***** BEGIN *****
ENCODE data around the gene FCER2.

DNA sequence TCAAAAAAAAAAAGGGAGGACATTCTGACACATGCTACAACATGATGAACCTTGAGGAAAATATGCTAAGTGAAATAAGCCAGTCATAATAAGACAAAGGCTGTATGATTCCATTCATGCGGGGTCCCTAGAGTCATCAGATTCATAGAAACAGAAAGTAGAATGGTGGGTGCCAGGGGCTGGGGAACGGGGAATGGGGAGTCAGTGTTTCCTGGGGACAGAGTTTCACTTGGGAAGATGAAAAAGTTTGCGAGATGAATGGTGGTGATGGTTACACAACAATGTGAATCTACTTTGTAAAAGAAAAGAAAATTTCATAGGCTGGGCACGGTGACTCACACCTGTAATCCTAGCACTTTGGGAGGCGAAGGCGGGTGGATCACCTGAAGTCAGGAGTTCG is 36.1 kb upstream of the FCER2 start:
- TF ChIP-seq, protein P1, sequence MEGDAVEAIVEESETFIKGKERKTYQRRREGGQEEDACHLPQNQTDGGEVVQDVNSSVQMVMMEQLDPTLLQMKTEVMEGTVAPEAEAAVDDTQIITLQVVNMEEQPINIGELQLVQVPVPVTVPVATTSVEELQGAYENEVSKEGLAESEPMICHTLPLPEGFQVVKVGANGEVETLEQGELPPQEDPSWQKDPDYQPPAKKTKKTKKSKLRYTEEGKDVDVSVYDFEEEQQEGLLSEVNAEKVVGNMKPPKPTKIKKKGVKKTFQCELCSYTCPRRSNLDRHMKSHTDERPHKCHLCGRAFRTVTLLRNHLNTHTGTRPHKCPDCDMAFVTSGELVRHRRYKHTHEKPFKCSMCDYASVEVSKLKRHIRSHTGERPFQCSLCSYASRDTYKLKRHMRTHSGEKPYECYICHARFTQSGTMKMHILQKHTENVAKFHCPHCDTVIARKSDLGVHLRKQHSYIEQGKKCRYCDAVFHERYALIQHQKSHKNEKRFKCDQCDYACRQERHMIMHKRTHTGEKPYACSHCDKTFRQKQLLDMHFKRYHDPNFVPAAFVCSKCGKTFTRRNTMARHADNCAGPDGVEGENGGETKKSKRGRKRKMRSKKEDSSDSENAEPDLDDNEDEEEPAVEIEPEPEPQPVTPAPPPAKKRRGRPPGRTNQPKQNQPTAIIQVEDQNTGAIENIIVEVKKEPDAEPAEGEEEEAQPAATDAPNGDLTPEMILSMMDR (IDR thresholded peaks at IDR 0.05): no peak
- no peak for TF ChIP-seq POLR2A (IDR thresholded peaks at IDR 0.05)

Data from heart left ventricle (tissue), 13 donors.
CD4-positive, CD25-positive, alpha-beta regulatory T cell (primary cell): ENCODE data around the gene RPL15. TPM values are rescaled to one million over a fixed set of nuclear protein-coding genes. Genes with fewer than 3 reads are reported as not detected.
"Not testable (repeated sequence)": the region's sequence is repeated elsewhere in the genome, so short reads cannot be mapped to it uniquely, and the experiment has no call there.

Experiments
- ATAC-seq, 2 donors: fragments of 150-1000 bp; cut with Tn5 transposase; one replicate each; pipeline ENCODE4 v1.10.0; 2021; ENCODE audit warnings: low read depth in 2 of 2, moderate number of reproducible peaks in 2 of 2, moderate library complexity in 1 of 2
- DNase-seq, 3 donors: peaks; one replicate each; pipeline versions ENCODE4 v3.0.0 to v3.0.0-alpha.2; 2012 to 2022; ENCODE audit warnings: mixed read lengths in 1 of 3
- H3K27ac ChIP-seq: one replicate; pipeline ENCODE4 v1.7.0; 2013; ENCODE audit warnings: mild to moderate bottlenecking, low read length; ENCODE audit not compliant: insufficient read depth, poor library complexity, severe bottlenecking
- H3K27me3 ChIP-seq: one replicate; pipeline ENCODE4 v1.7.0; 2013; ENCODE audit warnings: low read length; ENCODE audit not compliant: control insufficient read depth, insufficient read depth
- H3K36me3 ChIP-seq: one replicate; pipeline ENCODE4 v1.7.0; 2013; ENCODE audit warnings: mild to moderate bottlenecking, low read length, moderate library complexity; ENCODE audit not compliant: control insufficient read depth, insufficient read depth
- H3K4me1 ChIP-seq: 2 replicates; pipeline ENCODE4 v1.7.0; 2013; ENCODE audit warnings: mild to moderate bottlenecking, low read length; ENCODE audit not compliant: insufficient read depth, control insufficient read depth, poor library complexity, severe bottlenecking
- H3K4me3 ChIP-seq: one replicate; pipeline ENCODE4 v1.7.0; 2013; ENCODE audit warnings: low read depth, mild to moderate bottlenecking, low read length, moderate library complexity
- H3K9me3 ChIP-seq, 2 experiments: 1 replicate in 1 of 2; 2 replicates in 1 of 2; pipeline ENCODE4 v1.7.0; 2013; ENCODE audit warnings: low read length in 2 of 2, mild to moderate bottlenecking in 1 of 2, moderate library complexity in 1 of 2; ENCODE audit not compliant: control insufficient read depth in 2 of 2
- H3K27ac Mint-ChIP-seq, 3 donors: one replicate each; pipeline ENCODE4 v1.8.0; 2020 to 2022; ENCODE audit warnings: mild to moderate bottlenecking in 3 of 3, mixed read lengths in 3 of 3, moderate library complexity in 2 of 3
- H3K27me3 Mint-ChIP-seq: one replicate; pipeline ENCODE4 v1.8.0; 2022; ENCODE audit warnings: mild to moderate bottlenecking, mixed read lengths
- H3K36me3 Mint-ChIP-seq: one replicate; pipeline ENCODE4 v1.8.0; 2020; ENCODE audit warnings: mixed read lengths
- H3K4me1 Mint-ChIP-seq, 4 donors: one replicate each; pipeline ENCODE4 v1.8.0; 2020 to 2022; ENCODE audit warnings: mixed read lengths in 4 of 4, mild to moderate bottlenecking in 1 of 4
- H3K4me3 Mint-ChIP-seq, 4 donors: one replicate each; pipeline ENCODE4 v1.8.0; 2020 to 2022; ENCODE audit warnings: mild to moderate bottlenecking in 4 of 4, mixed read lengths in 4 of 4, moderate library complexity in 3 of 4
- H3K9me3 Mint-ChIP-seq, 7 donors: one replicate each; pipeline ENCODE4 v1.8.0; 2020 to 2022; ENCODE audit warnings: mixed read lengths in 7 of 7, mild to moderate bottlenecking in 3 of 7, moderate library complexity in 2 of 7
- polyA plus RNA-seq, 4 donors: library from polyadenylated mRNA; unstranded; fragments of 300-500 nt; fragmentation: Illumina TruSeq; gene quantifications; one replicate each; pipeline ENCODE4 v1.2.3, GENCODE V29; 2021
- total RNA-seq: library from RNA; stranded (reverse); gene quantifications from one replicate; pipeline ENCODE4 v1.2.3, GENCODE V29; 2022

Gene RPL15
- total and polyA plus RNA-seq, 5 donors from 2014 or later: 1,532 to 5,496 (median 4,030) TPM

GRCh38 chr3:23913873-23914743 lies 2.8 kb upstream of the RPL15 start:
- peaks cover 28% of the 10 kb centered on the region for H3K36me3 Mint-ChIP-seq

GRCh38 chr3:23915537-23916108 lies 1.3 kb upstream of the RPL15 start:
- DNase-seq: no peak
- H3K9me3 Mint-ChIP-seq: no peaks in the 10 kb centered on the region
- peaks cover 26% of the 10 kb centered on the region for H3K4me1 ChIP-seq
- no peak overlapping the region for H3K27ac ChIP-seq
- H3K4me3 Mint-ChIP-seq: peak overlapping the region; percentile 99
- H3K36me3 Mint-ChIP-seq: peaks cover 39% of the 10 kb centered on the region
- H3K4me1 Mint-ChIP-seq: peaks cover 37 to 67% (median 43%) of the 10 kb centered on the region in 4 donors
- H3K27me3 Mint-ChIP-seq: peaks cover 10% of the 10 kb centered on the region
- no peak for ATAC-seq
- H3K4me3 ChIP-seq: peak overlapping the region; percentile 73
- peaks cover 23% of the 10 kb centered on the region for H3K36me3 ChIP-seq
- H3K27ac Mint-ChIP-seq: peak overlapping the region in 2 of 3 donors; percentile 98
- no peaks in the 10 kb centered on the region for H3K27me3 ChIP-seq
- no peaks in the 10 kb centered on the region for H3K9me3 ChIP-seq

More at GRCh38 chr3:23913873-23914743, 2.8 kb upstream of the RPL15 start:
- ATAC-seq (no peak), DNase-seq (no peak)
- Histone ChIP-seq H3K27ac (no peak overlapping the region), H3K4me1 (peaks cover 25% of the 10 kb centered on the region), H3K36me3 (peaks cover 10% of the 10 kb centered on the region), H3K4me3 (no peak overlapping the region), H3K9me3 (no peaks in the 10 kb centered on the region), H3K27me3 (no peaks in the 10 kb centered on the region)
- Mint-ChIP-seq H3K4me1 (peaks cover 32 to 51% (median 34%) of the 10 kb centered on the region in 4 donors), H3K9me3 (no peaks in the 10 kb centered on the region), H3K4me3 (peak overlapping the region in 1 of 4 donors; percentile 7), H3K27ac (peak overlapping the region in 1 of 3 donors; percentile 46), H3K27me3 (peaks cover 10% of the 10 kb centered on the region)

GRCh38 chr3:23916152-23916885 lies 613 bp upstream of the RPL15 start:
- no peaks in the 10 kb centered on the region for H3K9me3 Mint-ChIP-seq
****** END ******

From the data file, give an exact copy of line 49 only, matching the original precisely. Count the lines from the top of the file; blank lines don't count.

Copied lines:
- no peaks in the 10 kb centered on the region for H3K9me3 Mint-ChIP-seq